New DA appoints council
The next district attorney of the 9th Judicial District announced the members of an advisory council at the Garfield County Courthouse on Friday.The council is something that Colleen Truden said she was interested in forming during her election campaign. She succeeds District Attorney Mac Myers, who was forced out by term limits, and will begin the job in mid-January.The council, comprising 14 people, is representative of law enforcement agencies in the 9th Judicial District, which includes Pitkin, Garfield and Rio Blanco counties. It also includes members of the business sector from each community.”This is absolutely community-minded – it’s essential for a district attorney to be aware of what’s going on out there and be receptive to the community,” Truden said.
In Friday’s first meeting, she said the council discussed its mission and goals with which she’d like assistance. Truden said the council will help prioritize these issues and deal with them.In addition, since current Assistant District Attorney Lawson Wills is leaving his position, Truden hopes that the advisory board can help her with the search for his replacement. Wills ran against Truden for district attorney.As part of her campaign, Truden spoke about reaching out to all parts of the district to build relationships that she believes have suffered under the current administration. Truden beat Wills by winning Rio Blanco and Garfield counties in the August primary.”I don’t know what other districts are doing, but I think this is rather unique here,” she said. “I’m excited about reaching out to the community in ways maybe others haven’t done in the past.”Darryl Meisner, chief of the Rifle Police Department, said he looks forward to adding his input to the district attorney’s office.
“I would guess that this is one of the most diverse districts in Colorado – Aspen is more affluent, and compare that to Rangley, which is very agricultural, and Rifle used to be completely agricultural but now the gas industry is really changing things,” he said. “We all have to work with those differences and sets of values.”Meisner said he thinks the district’s needs are pretty much universal when it comes to establishing good communication between law enforcement agencies and the prosecutor’s office.One of the representatives of the upper valley is Aspen resident and attorney Tony Hershey. The former Aspen councilman said he represents attorneys and the Aspen community.”I think one of the reasons the district voted for change is because the district attorney’s office hasn’t always been as responsive to the community as it should have been,” he said.Diana Lawrence, owner of the Outlaws Restaurant in Parachute, said she’s on the council as a business owner and a voice from her community. Her main issues of concern are prosecution of domestic violence and white-collar crime.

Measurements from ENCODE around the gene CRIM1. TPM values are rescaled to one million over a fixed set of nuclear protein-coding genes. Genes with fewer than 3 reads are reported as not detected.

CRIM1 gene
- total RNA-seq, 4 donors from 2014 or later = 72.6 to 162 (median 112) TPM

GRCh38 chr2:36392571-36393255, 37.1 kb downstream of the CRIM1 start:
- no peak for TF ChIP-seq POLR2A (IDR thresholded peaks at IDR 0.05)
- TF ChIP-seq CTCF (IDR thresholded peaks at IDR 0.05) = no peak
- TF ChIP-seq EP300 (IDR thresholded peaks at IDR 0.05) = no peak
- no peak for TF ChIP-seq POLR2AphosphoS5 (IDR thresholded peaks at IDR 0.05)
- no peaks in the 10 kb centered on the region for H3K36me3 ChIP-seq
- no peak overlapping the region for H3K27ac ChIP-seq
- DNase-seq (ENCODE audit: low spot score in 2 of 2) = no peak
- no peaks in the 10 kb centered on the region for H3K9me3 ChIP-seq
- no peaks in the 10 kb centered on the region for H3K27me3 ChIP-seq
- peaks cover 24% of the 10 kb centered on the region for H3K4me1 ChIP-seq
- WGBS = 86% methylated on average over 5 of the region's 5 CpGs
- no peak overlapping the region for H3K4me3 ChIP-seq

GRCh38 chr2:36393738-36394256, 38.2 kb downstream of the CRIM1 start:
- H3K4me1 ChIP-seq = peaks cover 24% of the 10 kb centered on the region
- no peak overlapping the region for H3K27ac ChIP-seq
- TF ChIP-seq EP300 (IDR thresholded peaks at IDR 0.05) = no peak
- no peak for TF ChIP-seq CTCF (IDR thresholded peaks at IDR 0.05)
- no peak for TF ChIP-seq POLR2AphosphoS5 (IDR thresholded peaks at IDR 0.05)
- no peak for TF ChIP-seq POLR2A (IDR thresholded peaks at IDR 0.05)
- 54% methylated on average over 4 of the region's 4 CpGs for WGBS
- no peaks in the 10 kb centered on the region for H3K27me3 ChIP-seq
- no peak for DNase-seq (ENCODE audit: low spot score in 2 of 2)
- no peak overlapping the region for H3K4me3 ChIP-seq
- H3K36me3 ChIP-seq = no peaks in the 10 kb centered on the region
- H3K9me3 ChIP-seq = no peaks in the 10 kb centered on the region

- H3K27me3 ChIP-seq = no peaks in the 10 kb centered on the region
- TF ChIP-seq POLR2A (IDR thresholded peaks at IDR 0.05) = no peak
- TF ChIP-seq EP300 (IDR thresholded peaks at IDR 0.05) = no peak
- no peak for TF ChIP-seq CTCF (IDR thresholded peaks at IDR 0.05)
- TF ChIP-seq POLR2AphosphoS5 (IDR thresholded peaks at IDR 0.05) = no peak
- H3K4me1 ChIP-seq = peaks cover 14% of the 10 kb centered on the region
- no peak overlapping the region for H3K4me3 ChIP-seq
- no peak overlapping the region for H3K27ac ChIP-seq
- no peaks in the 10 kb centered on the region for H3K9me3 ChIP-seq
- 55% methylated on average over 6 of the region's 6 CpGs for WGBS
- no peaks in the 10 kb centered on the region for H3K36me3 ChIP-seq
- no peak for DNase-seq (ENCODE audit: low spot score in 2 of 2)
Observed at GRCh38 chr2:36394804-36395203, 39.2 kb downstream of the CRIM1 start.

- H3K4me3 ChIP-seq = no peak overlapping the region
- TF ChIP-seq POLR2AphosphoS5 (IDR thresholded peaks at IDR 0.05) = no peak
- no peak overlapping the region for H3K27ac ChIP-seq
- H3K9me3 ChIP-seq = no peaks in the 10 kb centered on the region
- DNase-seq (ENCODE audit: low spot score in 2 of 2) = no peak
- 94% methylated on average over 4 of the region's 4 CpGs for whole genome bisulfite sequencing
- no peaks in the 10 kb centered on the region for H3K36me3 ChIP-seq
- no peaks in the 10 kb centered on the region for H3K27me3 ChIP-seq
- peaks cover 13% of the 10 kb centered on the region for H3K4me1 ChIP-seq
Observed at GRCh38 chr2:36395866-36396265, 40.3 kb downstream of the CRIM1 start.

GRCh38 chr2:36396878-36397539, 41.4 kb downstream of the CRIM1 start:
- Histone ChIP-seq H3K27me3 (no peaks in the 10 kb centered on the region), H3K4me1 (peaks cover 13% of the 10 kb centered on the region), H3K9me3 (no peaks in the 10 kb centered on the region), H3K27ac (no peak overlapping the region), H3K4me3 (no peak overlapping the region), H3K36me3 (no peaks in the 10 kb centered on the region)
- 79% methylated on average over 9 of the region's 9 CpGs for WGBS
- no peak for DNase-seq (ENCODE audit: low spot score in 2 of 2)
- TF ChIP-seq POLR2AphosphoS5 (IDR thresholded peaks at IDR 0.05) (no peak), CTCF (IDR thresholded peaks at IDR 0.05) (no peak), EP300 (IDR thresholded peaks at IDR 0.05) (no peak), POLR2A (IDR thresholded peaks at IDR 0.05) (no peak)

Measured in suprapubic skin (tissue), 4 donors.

“I have a restraining order against someone, and I had specific issues with that because I feel like the administration now has a hard time prosecuting restraining orders for people – I know a lot of women involved in domestic violence who feel they don’t have the support of the current district attorney,” she said. “I feel like Colleen listens, and she takes her job seriously, and that’s something I commend her for. She put together a board that is very diverse, and all of us have our different issues.”Naomi Havlen’s e-mail address is firstname.lastname@example.org
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Don’t freak out if you see helicopters hovering over the Roaring Fork Valley backcountry or fixed-wing aircraft making repeated trips. It is part an annual wildlife study by Colorado Parks and Wildlife.